US equity futures climbed with stocks in Europe at the start of a week that could be pivotal for the global trade outlook. The dollar strengthened for an eighth day.
Contracts on the S&P 500 reversed earlier declines and the Stoxx Europe 600 Index gained as investors looked ahead to high-level trade talks this week between Chinese Vice Premier Liu He, Treasury Secretary Steven Mnuchin and Trade Representative Robert Lighthizer in Beijing.
Equities also rallied in China as exchanges reopened after a holiday. Earnings season continues with the likes of Michelin reporting on Monday, and Nissan and Cisco later this week. Trading in the rest of Asia was mixed. Japan’s securities markets were shut for a holiday, and the yen weakened.
Yields rose on Treasuries and most European sovereign bonds. The pound stayed lower after the UK economy unexpectedly shrank in December.
Trade tensions are ratcheting up as investors evaluate the prospects for a US-China deal before the March 1 deadline for higher tariffs, as warnings mount that the dispute is curbing the global economic expansion and denting corporate profits. Washington is also in focus, with the US government potentially headed for another shutdown as political tensions flare between Congress and the president.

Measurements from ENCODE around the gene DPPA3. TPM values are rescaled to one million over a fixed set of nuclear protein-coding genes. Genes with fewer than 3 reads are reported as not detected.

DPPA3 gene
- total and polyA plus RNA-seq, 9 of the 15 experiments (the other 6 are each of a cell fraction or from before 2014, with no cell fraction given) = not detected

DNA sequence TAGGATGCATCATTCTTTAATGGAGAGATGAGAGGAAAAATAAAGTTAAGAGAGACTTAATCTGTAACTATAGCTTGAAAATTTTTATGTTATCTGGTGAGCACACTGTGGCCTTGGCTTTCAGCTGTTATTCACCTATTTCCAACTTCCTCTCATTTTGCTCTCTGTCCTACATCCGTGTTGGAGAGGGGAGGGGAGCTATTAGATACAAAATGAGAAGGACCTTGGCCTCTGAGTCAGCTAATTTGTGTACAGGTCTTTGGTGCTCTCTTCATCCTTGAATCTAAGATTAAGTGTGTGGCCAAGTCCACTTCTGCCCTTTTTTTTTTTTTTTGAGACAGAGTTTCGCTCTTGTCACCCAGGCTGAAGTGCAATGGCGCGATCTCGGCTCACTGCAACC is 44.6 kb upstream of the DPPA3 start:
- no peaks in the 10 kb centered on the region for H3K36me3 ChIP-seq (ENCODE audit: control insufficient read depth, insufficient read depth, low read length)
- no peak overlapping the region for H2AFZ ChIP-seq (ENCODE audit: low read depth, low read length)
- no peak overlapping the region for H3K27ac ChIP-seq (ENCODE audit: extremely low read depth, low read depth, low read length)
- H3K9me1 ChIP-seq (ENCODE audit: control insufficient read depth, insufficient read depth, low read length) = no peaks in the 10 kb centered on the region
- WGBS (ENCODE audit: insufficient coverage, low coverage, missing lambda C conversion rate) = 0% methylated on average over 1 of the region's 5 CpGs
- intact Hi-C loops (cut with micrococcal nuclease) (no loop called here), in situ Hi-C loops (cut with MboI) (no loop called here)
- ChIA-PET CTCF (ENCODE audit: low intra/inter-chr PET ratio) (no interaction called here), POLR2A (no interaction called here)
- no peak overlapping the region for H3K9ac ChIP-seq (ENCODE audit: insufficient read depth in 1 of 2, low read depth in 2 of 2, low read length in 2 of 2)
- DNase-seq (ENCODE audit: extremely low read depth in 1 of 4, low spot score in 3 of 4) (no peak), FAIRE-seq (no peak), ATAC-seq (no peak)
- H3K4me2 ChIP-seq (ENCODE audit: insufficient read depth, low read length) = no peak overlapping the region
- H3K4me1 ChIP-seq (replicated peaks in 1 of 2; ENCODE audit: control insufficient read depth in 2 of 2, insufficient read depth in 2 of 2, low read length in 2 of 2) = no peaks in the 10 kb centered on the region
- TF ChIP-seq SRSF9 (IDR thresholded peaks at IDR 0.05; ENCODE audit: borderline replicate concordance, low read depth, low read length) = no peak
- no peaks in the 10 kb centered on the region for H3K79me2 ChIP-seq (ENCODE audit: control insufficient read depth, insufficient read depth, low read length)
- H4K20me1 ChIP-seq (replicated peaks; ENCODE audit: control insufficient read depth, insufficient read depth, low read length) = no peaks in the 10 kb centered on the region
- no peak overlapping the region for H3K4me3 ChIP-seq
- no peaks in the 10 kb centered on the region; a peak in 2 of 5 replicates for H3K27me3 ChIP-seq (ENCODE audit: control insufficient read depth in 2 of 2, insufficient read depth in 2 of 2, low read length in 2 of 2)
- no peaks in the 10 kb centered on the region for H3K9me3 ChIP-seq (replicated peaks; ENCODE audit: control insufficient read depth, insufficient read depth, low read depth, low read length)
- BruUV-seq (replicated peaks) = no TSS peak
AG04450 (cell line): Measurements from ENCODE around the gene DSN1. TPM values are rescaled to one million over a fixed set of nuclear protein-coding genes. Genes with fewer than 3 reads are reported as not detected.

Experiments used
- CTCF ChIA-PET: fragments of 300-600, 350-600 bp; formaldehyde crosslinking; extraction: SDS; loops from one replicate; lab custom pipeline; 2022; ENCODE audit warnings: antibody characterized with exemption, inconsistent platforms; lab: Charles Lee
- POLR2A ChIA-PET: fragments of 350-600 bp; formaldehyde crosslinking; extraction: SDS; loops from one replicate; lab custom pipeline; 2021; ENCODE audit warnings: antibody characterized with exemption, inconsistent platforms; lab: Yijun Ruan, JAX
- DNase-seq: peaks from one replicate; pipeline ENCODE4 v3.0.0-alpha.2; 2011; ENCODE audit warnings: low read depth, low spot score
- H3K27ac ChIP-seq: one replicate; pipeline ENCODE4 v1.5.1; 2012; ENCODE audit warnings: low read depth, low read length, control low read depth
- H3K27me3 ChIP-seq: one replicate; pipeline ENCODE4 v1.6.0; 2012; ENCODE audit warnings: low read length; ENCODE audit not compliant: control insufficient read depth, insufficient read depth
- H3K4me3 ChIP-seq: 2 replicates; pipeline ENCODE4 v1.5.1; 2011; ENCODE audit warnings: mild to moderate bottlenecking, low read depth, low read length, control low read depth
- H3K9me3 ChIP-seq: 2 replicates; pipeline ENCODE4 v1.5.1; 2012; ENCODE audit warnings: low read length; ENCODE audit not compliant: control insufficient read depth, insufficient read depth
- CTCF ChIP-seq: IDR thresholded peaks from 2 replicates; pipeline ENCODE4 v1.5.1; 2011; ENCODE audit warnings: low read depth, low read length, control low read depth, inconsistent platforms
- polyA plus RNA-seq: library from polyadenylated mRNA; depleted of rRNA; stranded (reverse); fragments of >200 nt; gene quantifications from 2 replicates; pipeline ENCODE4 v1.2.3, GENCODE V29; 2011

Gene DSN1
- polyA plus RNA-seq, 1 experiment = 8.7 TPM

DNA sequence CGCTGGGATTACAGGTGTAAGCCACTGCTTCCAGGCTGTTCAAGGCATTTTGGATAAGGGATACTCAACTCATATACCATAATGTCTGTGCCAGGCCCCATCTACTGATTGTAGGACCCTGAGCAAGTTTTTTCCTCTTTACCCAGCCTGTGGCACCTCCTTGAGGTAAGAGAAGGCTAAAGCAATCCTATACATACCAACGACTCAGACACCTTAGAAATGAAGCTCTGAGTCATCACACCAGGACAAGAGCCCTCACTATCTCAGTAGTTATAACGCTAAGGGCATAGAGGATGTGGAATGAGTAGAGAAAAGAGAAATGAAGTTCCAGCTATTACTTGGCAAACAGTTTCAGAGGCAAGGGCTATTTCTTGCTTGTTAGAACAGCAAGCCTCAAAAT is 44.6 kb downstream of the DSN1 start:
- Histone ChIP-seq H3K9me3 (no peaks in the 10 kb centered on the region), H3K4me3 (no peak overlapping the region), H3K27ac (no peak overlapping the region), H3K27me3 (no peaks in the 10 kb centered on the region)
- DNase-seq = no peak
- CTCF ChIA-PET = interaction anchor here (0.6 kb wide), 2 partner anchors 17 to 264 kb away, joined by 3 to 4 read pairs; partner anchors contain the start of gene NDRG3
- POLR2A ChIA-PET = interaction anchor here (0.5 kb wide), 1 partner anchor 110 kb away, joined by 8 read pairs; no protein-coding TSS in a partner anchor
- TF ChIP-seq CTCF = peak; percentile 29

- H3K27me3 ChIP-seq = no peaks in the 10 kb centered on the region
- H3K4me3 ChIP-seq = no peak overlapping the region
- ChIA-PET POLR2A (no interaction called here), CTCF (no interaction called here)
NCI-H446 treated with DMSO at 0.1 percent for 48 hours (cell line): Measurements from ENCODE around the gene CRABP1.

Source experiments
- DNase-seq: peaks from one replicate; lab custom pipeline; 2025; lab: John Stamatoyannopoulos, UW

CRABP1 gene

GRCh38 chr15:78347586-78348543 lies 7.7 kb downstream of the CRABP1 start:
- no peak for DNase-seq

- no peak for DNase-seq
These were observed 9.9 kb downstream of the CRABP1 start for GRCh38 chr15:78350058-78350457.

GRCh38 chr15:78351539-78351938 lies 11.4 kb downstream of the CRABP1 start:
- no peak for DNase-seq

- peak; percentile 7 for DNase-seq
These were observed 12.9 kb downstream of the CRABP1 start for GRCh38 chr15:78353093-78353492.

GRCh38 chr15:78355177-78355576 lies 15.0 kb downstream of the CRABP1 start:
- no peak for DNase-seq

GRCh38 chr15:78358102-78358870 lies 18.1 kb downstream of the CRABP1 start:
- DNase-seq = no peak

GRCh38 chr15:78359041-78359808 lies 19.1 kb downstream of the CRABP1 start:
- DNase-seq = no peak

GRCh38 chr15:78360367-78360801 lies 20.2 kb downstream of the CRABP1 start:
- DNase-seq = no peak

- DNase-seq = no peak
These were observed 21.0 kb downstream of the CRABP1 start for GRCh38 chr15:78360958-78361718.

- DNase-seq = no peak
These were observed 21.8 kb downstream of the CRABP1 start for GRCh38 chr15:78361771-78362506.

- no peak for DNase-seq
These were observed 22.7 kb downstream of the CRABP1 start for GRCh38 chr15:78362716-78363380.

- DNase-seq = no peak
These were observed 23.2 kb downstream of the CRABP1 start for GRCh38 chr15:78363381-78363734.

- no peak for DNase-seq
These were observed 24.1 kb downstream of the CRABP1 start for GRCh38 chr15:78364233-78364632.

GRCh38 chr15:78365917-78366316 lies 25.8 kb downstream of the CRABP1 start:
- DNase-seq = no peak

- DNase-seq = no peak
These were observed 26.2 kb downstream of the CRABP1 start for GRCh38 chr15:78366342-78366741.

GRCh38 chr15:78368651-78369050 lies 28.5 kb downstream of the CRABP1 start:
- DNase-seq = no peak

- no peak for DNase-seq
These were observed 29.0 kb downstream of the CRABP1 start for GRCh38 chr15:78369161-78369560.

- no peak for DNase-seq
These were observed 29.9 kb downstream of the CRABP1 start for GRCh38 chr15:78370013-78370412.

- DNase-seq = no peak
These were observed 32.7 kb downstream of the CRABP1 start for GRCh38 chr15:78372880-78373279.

“We still have concerns about global growth and that centers on those US-China negotiations,” Kerry Craig, global market strategist at JPMorgan Asset Management, told Bloomberg TV from Melbourne. “We’re unlikely to see any massive moves this week saying we’re going to get a deal on that.”
Elsewhere, WTI oil futures slipped toward $52 a barrel, while gold headed for its first drop in three sessions. The Swiss franc swooned almost 1 percent at the start of Asia trading on Monday in a mini-recurrence of the “flash crash” that roiled FX markets early last month.
The Stoxx Europe 600 Index gained 0.8 percent as of 8:42 a.m. New York time, while futures on the S&P 500 Index rose 0.4 percent, the biggest advance in a week.
The UK’s FTSE 100 Index gained 0.7 percent. Germany’s DAX Index gained 0.9 percent and the MSCI Emerging Market Index climbed 0.1 percent.
The Bloomberg Dollar Spot Index climbed 0.2 percent, hitting the highest in almost six weeks with its eighth straight advance. The euro fell 0.1 percent to $1.1309, while the British pound dipped 0.4 percent to $1.2898, the weakest in three weeks. The Japanese yen dipped 0.6 percent to 110.36 per dollar, the weakest in more than six weeks.
The yield on 10-year Treasuries rose two basis points to 2.66%, the first advance in a week. Germany’s 10-year yield jumped three basis points to 0.11%, while Britain’s 10-year yield increased three basis points to 1.18%. Italy’s 10-year yield decreased seven basis points to 2.891%, the first retreat in a week and the biggest tumble in more than two weeks.
West Texas Intermediate crude decreased 0.7% to $52.34 a barrel, the lowest in two weeks. Gold sank 0.7% to $1,305.09 an ounce, the weakest in two weeks on the biggest dip in more than three weeks.